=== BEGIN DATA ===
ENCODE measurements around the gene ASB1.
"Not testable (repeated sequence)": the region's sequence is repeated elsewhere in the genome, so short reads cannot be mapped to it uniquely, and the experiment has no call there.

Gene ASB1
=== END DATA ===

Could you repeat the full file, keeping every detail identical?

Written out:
ENCODE measurements around the gene ASB1.
"Not testable (repeated sequence)": the region's sequence is repeated elsewhere in the genome, so short reads cannot be mapped to it uniquely, and the experiment has no call there.

Gene ASB1